Initial Washroom Hygiene has unveiled two market-leading innovations – the Signature Lite White Eco Mini and the Initial In Cubicle Period Dignity Dispenser – to help provide a dignified washroom experience for those who menstruate.
The launch of these two new innovations is in direct response to consumer demand, with new research revealing that the majority (78 per cent) of UK women believe that public washroom facilities need to be more accommodating of menstrual hygiene. It is part of a new nationwide campaign from Initial Washroom Hygiene that aims to deliver ‘Washroom Dignity’ for everyone, which sees the company partner with leading charity Freedom4Girls to raise awareness of the issues surrounding menstrual hygiene.
Signature Lite White Eco Mini
The research shows that a lack of cubicle space is a major concern for women who currently menstruate or have in the past, with six in ten (61 per cent) arguing that there is often not enough room for a standard sanitary waste bin. Cramped cubicles are also resulting in unhygienic practices, with 59 per cent of women stating that they have accidentally touched sanitary waste bins when using a washroom cubicle. As a result, nearly half (46 per cent) said that they have resorted to using disabled washrooms for more privacy and space.
The new compact menstrual waste bin, the Signature Lite White Eco Mini, can be placed alongside the toilet – even in the smallest of cubicles – meaning washroom users can have more space and comfort. It has a capacity of 10 litres and features an optional wall bracket, which allows the bin to be lifted off of the floor, optimising cleaning access and hygiene.
Initial In Cubicle Period Dignity Dispenser
Earlier research shows that the overwhelming majority of those who menstruate (94 per cent) would like to see feminine hygiene provisions supplied in the actual toilet cubicles of public washrooms, with 55% wanting to see spare period products included. Additionally, 43 per cent would like disposable bags to be available in cubicles to discreetly dispose of used products, whilst 36 per cent want moist wipes for use on sensitive skin.
The Initial In Cubicle Period Dignity Dispenser provides access to both reusable or traditional period products within a toilet stall, to give the utmost privacy at the point of need. It features a new range of washable period pants, eco-friendly reusable pads, personal wipes, biodegradable compostable bags, menstrual cups, and organic tampons and towels.
Discussing the latest innovations, Sian Walkling, Head of Marketing for Initial Washroom Hygiene and Ireland comments: “We have worked hard to take into consideration the real needs of real people. Menstrual products are evolving – with new organic solutions, menstrual cups and reusable options like period pants and washable pads now becoming more popular, particularly with the cost and sustainability benefits they offer – so washroom facilities must evolve too. We hope that our new innovations help businesses provide washroom facilities that empower everyone to feel more comfortable and welcome.”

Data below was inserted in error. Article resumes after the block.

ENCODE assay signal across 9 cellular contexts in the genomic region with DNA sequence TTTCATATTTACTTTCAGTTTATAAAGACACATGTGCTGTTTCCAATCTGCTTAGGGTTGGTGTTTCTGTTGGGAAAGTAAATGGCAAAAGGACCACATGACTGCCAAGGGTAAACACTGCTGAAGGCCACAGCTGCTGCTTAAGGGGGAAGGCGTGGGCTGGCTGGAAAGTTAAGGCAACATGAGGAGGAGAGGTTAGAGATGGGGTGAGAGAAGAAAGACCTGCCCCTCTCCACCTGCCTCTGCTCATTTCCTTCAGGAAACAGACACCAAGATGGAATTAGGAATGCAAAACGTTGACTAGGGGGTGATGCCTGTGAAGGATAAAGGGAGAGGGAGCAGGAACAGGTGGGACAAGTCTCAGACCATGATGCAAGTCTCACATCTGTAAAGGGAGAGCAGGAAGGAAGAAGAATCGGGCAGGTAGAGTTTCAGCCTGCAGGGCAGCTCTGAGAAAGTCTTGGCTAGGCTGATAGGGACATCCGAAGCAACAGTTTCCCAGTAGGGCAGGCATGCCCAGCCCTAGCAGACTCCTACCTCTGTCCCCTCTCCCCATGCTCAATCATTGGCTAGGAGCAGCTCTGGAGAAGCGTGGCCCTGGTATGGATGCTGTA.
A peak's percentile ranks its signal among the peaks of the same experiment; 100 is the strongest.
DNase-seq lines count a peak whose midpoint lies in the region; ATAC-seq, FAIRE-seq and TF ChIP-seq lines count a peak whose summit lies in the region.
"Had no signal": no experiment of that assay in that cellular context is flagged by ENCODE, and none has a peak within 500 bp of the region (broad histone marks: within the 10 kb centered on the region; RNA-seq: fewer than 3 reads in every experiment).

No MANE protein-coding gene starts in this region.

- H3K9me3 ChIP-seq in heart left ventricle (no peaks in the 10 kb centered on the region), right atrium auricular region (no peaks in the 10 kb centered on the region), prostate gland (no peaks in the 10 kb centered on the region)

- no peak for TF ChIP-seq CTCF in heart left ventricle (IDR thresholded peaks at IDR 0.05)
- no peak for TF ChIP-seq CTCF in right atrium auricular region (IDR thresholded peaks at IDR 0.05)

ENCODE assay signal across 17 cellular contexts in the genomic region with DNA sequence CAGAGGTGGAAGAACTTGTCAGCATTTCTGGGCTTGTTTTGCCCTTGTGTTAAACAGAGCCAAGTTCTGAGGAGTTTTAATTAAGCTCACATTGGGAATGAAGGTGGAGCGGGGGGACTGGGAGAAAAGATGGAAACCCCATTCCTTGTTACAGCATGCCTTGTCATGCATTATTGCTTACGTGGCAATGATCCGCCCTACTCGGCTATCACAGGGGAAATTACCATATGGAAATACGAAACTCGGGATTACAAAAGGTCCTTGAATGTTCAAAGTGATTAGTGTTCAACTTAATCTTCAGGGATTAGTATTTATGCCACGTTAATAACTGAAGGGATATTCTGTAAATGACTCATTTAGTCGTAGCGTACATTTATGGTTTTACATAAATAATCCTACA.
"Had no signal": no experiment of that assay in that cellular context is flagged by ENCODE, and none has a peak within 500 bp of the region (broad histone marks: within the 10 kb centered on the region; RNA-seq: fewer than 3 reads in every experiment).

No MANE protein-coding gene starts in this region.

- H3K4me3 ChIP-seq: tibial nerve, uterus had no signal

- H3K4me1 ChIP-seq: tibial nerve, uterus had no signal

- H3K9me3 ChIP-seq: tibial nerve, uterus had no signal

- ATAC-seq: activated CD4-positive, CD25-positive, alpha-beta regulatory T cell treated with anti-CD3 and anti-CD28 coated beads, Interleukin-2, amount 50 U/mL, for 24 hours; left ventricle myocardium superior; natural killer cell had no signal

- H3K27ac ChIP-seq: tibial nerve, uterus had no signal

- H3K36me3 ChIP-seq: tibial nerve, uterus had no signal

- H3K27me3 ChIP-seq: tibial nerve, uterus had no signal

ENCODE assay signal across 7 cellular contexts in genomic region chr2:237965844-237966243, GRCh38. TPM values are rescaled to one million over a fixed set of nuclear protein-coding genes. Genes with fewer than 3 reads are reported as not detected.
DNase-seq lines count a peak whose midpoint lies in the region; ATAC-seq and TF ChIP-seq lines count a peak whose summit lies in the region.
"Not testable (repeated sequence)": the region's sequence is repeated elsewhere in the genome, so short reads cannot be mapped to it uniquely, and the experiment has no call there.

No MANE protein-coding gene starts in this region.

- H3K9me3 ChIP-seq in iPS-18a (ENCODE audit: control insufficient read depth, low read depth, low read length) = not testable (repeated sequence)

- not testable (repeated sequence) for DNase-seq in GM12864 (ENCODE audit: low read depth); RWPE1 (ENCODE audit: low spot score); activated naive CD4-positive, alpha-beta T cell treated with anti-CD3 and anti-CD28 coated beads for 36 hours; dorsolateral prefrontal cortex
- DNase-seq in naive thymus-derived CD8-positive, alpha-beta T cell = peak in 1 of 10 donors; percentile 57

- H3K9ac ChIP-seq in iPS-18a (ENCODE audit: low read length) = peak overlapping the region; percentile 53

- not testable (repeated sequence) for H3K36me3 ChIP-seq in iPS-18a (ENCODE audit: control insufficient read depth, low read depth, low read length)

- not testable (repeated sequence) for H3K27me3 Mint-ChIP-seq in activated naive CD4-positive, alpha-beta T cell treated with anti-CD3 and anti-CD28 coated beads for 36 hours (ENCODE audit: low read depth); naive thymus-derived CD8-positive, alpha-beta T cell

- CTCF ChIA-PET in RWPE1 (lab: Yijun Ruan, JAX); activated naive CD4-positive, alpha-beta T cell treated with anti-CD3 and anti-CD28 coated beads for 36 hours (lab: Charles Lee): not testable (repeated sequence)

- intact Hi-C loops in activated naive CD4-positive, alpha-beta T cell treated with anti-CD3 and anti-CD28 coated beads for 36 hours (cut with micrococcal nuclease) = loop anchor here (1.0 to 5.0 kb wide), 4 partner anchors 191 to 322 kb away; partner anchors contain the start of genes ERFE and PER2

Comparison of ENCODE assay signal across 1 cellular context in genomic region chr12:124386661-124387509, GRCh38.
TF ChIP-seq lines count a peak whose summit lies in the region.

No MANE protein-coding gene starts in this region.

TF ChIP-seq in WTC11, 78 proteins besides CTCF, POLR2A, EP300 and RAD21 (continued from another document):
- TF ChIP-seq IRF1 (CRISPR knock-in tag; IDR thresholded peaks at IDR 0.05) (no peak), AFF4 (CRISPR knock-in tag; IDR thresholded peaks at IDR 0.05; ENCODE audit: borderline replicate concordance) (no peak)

Commenting on reusable options, Joanna Kirk, Managing Director of supplier Femme Tasse, said: “We have worked out that each woman will use up to 12,000 pads, tampons or other disposable menstrual products. This amounts to a shocking quantity of waste – to be precise, that is 150 kilograms per woman, or enough to fill two mini buses. On top of that, women spend around £18,450 over their lives on period products, which is where the newer reusable options can make a huge difference both in our pockets and to the planet too.”
The state of washroom provisions
The research also shows that the state of washrooms in places of work is impacting the return to offices for some. Six in 10 women (59 per cent) indicate that they would prefer to work from home when on their period to access better facilities, with those aged 18-34 the most keen to avoid education facilities or the office when menstruating (65 per cent).
Discussing the research, Walkling commented: “Everyone deserves the right to a dignified experience when using a washroom or when on their period, but for that to happen we need to ensure facilities are up to standard. Today’s research reveals the shocking lack of support those who menstruate often receive and businesses must now address this. We can’t expect people to return happily to offices or public spaces if they do not have proper washroom facilities available to them.”
Tina Leslie, MBE and founder of the charity Freedom4Girls added: “No woman should be forced to miss work or the opportunity to be in a public space just because they’re on their period. We envisage a world in which no one suffers from period poverty or the stigma associated with periods, and where menstrual hygiene products are readily accessible for anyone where and when they need them. We have a lot of work left to make this a reality, and we hope this research helps to raise awareness of what needs to be done.”